Metro Mayor Dan Norris

By Midsomer Norton & Radstock   |   Editor   |
Thursday 3rd March 2022 7:00 am

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Ten years ago food really wasn’t a political issue. Supermarket shelves were full and foodbanks barely existed.

Today it’s rarely out of the news, with celebrities like footballer Marcus Rashford standing up for school children struggling to get a decent meal during the pandemic, HGV lorry driver shortages and Brexit delays leaving gaps on shelves, and now the spectre of rapidly rising prices for staples, such as bread, given how much wheat we import from war-torn Ukraine.

You would have thought that the Government would therefore be focussed on the important question of how we are going to reform Britain’s food system so everyone can afford to eat tasty, nutritious food in a way that doesn’t harm the environment.

Unfortunately the food issue they are focussed on is dropping plans to ban imports of foie gras.

Foie gras inflicts such suffering and pain it is banned in many places. It’s made by force-feeding ducks and geese who have metal tubes shoved down their throats to pump their stomachs over full with food. The force-feeding causes the birds’ livers to swell up to ten times their natural size. They are kept in small cages and often suffer organ failure, injuries to their beaks and throats, and pneumonia.

Cabinet ministers, apparently including local MP Jacob Rees-Mogg, are reportedly objecting to a ban on imports of foie gras, raising concerns about personal choice. He is standing up for a so called ‘luxury’ food made by force-feeding foreign ducks and geese. I find his outdated views on this sickening.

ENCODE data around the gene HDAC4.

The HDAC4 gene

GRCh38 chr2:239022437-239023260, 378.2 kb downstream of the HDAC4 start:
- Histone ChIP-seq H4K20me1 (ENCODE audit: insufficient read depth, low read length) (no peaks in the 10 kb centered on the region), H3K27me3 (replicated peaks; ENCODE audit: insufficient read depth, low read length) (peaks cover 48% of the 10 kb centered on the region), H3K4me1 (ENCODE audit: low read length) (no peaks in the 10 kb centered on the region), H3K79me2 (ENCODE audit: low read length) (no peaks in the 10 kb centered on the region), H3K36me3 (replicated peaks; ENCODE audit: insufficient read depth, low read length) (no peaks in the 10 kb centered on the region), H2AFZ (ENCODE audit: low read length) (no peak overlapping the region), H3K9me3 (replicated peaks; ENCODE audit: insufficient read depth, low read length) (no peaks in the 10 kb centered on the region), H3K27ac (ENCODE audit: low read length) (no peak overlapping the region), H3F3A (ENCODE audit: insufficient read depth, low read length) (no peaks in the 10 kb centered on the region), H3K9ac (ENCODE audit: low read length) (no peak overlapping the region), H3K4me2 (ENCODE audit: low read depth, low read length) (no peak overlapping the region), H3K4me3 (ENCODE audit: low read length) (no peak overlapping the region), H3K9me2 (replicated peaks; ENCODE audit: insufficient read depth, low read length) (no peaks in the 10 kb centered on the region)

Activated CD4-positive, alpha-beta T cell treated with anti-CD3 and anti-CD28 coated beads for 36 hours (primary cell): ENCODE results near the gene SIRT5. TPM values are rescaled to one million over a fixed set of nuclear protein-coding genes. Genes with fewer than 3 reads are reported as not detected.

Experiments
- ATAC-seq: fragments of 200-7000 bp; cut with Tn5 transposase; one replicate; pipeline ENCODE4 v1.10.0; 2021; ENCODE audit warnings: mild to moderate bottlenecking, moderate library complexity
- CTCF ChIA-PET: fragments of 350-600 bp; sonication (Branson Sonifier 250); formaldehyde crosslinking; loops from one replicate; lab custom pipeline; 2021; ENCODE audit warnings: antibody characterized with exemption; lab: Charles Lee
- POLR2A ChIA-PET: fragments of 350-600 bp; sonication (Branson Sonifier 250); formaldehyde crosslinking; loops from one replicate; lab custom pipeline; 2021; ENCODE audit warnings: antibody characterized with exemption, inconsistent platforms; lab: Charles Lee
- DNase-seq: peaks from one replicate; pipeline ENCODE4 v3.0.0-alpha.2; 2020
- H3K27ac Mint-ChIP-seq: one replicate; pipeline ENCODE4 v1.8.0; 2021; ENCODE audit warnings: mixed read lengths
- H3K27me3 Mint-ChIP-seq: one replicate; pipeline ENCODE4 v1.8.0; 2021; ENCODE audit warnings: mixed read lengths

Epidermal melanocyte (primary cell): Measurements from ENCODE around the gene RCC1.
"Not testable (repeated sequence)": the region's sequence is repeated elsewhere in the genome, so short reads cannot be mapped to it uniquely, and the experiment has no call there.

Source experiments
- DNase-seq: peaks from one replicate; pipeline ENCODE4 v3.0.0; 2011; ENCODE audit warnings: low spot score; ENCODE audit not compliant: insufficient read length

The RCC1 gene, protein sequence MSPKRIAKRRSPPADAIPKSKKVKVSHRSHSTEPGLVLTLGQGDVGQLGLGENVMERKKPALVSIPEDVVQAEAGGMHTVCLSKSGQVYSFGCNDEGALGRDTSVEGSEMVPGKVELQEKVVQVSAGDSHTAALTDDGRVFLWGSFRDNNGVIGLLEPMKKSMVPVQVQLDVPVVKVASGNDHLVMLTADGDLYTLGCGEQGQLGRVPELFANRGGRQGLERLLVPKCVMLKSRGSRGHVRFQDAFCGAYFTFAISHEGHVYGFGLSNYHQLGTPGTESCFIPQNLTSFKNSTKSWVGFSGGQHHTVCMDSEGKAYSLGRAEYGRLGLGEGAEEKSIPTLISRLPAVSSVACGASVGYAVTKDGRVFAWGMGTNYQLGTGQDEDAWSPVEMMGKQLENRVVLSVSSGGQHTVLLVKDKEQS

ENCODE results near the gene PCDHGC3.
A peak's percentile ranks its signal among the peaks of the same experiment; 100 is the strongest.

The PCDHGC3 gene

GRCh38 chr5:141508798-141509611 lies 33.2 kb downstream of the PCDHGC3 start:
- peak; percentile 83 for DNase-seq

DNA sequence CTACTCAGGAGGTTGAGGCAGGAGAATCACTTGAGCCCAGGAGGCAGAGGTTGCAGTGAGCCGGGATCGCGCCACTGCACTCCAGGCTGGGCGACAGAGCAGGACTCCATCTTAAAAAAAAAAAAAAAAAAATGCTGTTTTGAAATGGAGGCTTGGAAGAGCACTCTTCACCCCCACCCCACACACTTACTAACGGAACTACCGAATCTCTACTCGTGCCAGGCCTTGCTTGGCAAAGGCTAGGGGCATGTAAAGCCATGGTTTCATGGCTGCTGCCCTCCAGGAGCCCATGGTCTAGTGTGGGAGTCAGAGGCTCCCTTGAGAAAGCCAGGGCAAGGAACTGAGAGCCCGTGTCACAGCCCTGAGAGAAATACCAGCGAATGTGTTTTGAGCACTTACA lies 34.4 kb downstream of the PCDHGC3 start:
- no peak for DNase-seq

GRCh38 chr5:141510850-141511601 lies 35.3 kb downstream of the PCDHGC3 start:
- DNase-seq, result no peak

This isn’t about freedom, it’s about animal cruelty.

Instead of worrying about super-pricey cruel foods the Government should be supporting those West of England farmers and producers who embrace high welfare standards and produce top-quality meat and veg. And they should be making sure the ever increasing numbers of working people using foodbanks – like those I met in Radstock recently – don’t have to rely on the generosity of local people.

We have wonderful food, produced locally that is super tasty being sold by butchers, bakers and greengrocers on our high streets. I want to celebrate this, which is why later this year I will be launching an Eat Local campaign. Eating local is also great for the planet, cutting down on costly carbon emissions from food that travels far and wide.

The West of England and the rest of the UK desperately needs a Government that thinks again about the food we eat. In the 21st century it shouldn’t be too much to ask for food to be distributed equitably, be affordable, be produced in harmony with nature and in a way that fully rejects animal cruelty.


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